A new Harvard contract means that wind turbines, such as these pictured across the Charles River, will soon provide 10 percent of Harvard’s electricity.
Harvard inked a deal yesterday to purchase 10 percent of annual electricity consumed on its Cambridge and Allston campuses from a leading wind provider in New England.
This agreement, in which Harvard will acquire over 30 million kilowatt-hours of renewable energy, slates the University to become the largest institutional buyer of wind power in the region, according to the Environmental Protection Agency.
“I applaud the energy team for funding a verifiable renewable energy project,” said Heather A. Henriksen, the director of the Harvard Office of Sustainability. “The scale [of the purchase] can teach us about wind technology, because we’re also about being a living laboratory, learning so we can encourage others.”
The renewable energy purchase, orchestrated by the University Operations Services (UOS), makes Harvard a leader in green power consumption, catapulting it from the twelfth to the fourth largest green power consumer of US Colleges and Universities, according to an October 2009 EPA report.
“[This deal] is part of our broader efforts to be sustainable where we can and wherever possible to use renewable products to reduce our environmental impact,” said Mary H. Smith, an energy strategist at UOS. “We look at this as a long-term pricing strategy that is very competitive with other prices.”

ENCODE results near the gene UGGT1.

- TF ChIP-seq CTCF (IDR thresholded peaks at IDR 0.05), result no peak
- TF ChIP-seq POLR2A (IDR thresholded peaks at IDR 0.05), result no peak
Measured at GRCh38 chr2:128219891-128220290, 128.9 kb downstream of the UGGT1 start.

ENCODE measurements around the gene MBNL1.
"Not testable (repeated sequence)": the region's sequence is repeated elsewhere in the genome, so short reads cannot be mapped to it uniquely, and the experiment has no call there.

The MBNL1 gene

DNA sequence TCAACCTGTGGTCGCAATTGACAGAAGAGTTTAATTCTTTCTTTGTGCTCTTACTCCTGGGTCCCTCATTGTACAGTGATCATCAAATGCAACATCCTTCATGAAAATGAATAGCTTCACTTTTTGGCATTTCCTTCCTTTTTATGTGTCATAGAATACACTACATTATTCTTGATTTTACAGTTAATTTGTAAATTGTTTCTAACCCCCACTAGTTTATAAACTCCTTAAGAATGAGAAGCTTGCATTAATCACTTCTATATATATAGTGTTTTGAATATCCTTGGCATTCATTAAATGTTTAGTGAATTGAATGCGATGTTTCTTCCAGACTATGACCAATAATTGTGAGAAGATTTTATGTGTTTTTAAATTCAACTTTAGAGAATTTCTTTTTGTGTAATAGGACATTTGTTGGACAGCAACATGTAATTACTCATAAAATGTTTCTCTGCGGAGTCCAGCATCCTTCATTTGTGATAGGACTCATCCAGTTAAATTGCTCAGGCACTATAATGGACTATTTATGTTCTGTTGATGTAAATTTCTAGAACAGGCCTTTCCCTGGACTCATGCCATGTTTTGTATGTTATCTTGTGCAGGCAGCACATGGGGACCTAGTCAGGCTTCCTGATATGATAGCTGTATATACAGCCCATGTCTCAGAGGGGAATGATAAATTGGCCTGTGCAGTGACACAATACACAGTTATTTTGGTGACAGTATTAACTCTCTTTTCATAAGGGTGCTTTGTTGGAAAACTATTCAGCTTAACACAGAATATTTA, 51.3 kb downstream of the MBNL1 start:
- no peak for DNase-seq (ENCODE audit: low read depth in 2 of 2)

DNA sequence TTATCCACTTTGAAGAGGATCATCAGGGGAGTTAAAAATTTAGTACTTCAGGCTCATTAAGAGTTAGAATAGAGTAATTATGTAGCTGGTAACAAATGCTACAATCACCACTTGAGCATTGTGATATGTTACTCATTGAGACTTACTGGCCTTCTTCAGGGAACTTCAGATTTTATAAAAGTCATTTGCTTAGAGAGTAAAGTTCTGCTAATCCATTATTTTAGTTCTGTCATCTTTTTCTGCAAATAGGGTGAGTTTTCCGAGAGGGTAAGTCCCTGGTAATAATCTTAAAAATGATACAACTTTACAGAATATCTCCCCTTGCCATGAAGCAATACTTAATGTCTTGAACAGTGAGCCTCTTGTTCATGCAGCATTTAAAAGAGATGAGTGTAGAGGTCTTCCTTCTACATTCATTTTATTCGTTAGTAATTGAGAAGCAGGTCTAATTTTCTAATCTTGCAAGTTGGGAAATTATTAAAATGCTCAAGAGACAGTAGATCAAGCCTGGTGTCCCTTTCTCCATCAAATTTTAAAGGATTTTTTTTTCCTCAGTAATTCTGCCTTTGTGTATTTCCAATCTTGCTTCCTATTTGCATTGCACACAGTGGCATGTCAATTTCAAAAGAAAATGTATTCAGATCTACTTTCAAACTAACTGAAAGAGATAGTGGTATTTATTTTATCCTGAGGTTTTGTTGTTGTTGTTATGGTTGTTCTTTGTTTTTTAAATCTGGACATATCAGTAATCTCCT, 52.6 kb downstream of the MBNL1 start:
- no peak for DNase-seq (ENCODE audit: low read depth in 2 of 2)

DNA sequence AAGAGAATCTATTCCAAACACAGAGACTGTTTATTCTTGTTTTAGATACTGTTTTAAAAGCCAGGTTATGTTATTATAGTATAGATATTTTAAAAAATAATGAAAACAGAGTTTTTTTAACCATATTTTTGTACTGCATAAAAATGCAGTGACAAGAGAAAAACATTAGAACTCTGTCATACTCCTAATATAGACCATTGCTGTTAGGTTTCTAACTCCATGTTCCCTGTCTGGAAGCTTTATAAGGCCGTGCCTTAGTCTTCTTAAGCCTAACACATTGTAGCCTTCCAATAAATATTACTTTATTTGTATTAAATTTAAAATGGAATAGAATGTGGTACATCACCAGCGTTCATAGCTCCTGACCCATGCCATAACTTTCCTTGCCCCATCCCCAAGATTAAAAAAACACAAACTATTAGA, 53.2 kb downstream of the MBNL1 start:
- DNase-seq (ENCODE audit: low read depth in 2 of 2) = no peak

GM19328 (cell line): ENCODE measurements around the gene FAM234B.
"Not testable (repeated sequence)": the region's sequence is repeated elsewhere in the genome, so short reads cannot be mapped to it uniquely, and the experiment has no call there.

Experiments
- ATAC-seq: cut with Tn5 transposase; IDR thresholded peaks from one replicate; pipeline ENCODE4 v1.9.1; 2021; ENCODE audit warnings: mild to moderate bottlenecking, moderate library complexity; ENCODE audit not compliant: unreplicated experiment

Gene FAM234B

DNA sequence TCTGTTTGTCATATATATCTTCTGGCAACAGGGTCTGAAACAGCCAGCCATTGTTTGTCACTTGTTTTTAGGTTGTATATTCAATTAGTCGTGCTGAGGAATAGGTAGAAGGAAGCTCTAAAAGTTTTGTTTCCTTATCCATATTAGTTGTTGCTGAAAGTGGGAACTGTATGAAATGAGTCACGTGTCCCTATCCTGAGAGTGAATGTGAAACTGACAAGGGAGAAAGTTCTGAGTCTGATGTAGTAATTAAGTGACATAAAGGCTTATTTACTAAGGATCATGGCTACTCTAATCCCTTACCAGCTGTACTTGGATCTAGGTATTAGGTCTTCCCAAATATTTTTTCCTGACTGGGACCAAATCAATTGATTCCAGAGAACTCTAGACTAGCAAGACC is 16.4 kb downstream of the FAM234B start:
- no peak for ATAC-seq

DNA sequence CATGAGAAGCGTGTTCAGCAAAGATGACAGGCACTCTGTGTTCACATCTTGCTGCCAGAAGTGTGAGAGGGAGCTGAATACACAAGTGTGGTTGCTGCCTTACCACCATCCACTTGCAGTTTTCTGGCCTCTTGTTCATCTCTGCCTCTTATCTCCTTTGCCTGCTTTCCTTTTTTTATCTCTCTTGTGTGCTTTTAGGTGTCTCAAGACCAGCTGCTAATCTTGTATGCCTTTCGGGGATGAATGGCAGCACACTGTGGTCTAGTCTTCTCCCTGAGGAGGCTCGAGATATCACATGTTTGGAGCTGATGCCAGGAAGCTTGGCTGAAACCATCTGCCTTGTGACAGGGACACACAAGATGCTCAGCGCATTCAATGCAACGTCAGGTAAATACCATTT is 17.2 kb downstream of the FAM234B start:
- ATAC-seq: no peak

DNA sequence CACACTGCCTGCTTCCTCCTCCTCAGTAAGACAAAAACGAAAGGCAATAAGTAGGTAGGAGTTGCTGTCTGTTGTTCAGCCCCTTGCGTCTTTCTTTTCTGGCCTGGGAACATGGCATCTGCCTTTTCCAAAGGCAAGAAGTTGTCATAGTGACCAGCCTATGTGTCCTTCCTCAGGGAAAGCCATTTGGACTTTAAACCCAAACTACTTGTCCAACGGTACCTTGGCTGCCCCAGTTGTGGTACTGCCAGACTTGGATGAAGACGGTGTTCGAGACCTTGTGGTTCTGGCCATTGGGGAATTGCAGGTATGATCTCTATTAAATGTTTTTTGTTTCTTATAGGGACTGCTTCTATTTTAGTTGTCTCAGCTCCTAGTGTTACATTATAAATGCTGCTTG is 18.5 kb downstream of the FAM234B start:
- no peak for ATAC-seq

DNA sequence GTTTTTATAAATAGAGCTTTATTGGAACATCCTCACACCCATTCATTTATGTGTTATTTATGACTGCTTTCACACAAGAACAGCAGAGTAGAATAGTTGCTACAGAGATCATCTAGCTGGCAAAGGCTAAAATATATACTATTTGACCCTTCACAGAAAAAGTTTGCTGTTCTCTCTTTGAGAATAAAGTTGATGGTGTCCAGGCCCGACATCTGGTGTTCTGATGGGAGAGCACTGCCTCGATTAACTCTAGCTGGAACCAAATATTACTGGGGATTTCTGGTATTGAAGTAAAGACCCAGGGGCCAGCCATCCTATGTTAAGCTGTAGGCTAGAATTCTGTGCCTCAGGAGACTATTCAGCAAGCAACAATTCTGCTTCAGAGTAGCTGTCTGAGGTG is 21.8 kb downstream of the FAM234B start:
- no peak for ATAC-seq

Under the long-term contract with First Wind, a Massachusetts-based developer of wind power headquartered in Boston, Harvard will purchase 50 percent of the energy produced from First Wind’s soon-to-be constructed wind farm in northern Maine for the next 15 years.
“Harvard is a New England leader when it comes to many things, and they’re taking a good step forward in terms of backing renewable powers, and putting their money where their mouth is,” said John R. Lamontagne, a spokesman for First Wind. “It’s good deal for them, [a] good deal for us, and we’re very excited to be working with them.”
The Stetson II wind plant currently under development will produce enough wind energy annually to power 10,000 homes by as early as July 4, 2010, said Lamontagne.
The deal is part of Harvard’s larger efforts to reduce greenhouse gas emissions to 30 percent below 2006 levels by 2016. Harvard has scaled up its waste reduction, recycling efforts, and on-site clean energy projects in order to keep to this commitment.
This September, Harvard Real Estate Services installed a pair of 40-foot wind turbines on the Soldier’s Field Parking Garage that will provide 10 percent of the garage’s annual energy needs.
The University has also undertaken the installation of the largest institutional solar array, a 500 kWh panel atop a University-owned building in Watertown that will generate over 7 percent of the complex’s annual energy.
—Staff writer Natasha S. Whitney can be reached at firstname.lastname@example.org.